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Flames consume a flood buyout house in Cedar Falls being used to train both firefighters and public safety officers.

I fear with the present situation with the Fire Department, Cedar Falls is teetering on the brink of going 10 rounds with a group that operates with unwavering obduracy — insurance underwriters. If they decide our current operational mode is untenable then insurance rates will skyrocket. I know there are people in town who think they can break the firefighters union. I have no love for the Teamsters, but that kind of thinking could be a costly mistake. Besides, our country owes its standard of living to the activities of unions fighting since the 1920s. People would not have living wages, sick leave, vacation pay, safety regulations and humane treatment without unions. Count me out as a union buster, but count me in as scared spitless if the underwriters descend on this town.

I confess to being partially responsible for our current situation. As a city councilman in 2005, I voted for training nonfirefighting personnel to assist the fire department. I did so with some mental reservations, but I thought the trainees could be helpful in a large emergency. Since then, succeeding councils have used the availability of trainees as standard operating procedure. That was furthest from my mind in 2005. As a consequence, I fear the underwriters will regard Cedar Falls as having a volunteer fire department with too few volunteers. My other point is our “volunteers” may not be readily available. Both police and public works personnel could be involved in situations involving life or death, major crime or property damage just when they are needed to help the firemen.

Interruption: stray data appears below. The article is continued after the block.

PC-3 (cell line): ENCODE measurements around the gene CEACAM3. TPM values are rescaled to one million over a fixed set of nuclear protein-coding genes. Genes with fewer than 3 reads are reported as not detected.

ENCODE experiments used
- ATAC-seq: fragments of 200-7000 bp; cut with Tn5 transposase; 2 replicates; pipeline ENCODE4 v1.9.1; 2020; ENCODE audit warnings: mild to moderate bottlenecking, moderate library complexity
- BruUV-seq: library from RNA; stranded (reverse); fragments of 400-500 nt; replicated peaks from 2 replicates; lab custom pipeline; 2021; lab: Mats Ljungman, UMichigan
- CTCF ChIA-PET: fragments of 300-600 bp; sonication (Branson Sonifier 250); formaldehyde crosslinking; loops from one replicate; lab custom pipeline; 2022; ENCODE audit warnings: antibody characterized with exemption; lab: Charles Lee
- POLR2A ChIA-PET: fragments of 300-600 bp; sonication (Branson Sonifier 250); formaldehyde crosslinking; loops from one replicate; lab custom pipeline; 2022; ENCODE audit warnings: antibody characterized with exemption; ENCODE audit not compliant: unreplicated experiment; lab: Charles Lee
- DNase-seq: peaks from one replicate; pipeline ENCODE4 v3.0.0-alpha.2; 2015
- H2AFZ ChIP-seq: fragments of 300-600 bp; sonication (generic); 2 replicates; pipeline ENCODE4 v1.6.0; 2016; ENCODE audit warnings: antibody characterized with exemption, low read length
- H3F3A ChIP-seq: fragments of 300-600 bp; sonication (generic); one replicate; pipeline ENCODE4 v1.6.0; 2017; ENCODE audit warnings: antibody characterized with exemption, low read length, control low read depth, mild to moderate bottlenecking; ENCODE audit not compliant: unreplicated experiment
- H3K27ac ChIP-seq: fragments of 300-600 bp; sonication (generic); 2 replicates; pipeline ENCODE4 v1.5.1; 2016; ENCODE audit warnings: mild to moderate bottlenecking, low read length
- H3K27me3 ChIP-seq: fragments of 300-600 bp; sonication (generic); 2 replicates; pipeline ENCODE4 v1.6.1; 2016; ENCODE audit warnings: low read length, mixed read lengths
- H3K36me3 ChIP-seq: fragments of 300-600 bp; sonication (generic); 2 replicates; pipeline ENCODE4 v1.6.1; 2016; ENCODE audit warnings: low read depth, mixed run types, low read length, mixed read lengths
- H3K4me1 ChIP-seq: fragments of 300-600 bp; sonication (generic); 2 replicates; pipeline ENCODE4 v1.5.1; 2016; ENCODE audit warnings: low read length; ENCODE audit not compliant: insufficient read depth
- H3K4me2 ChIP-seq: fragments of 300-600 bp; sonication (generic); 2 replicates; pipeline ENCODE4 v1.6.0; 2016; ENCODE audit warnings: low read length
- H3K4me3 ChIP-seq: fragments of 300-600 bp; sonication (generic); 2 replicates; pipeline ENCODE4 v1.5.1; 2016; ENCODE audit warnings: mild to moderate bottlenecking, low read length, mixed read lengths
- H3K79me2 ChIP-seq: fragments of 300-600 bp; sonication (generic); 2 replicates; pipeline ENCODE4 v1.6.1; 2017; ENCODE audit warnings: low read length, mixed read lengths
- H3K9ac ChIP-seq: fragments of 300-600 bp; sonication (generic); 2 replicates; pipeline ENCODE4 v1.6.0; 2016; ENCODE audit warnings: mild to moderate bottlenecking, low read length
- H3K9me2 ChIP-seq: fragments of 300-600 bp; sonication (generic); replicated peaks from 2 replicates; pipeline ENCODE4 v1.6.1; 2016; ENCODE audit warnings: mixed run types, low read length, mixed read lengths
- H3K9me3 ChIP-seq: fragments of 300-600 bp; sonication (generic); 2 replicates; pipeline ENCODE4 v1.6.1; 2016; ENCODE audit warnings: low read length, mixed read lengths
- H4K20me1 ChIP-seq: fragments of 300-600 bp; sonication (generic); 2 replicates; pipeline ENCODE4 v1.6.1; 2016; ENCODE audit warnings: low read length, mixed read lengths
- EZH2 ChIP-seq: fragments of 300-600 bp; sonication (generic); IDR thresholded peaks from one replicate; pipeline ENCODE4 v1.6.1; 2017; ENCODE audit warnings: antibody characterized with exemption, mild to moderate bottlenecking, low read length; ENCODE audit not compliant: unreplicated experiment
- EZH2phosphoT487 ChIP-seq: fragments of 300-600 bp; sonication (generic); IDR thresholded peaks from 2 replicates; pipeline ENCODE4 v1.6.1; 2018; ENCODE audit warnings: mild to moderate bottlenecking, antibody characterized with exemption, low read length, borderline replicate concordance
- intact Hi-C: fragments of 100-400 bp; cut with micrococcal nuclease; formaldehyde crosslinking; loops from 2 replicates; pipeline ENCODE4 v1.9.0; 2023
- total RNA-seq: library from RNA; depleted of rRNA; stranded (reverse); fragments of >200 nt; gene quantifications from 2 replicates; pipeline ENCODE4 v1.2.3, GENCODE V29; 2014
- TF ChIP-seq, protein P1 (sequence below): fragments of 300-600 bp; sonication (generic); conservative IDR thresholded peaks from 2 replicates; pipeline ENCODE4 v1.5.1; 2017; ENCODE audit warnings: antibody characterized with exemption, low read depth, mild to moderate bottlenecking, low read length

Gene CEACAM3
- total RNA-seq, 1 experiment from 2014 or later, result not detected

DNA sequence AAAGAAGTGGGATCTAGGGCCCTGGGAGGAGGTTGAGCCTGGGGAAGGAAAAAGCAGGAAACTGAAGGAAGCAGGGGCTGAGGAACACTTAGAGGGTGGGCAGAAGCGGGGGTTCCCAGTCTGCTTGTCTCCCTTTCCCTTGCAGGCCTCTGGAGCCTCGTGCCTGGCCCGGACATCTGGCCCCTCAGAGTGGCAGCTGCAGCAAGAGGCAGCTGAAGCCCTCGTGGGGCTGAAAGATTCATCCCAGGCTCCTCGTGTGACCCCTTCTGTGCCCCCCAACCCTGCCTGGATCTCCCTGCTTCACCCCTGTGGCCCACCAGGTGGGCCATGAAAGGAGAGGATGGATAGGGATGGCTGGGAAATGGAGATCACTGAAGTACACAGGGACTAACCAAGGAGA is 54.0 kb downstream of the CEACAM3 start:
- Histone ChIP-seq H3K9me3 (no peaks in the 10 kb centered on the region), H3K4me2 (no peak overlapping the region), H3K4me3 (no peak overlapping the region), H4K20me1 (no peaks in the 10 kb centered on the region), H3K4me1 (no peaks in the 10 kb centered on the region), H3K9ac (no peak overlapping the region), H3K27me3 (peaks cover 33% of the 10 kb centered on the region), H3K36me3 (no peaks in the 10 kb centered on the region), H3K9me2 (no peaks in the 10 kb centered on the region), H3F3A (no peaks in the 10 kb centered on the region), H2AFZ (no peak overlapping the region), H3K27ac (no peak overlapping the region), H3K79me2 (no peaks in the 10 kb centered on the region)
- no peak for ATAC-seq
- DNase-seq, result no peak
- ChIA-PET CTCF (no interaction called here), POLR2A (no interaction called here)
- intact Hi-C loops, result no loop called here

There is a solution. During my last four years on the council I actively proposed (many times) increasing the Fire Department to 42 people and the Police Department to 52. Why? My reasons have come to pass. We have a half-billion-dollar public and private investment in the southern industrial park and we are approaching 6,000 jobs. Hopefully, the northern industrial park will be as successful. Both need reliable protection. Our population has swelled to nearly 42,000 and housing has expanded explosively, especially to the south and west. Where we once had 206 street miles (my time), we now are near 300 street miles. You say, “We can’t afford to add employees.” I say, “We can’t afford not to.” Do you know that towns half the size of Cedar Falls can put more people on a conflagration than Cedar Falls?

“Oh, but our taxes will go up.” Wait until you get your insurance bill after the underwriters hit town. No doubt there are things labor and management can change without huge cash outlays. I know firefighters think the present shift arrangement was brought down from Sinai by Moses, but I regard it as an anachronism fraught with mind-numbing difficulty in juggling personnel to fill a shift for three days. Vacations, sick leave, bereavement leave and family emergencies always interfere with filling out a shift or setting up schedules for “call backs” in major emergency situations. It wouldn’t make any difference with any other shift structure. That’s why having a full complement of firefighters is superior to any other management structure.

There is something council members can do to meet stringent underwriter standards. Be advised that firefighters are fiercely proud of their profession. That pride has been largely ignored lately at management levels. You have organized a Public Safety Department with three chiefs, essentially two department chiefs and a “super chief.” What money was saved at the top management level? Having a chief over their chief indicates to the troops their work is regarded as inferior to other departments. The same could be said about the police if a fireman was elected “super chief.” Regardless, if you don’t please the underwriters you have set yourself up for major lawsuits in case some angry property owners regard the present situation as contributing to major loss. Big, big lawsuits. Get to work, because next year’s budget adjustments are due.

I have just received a flyer showing higher sick leaves for fire employees. My experience as a manager indicates a severe morale problem.

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Stanley Smith is a former Cedar Falls City Council member.

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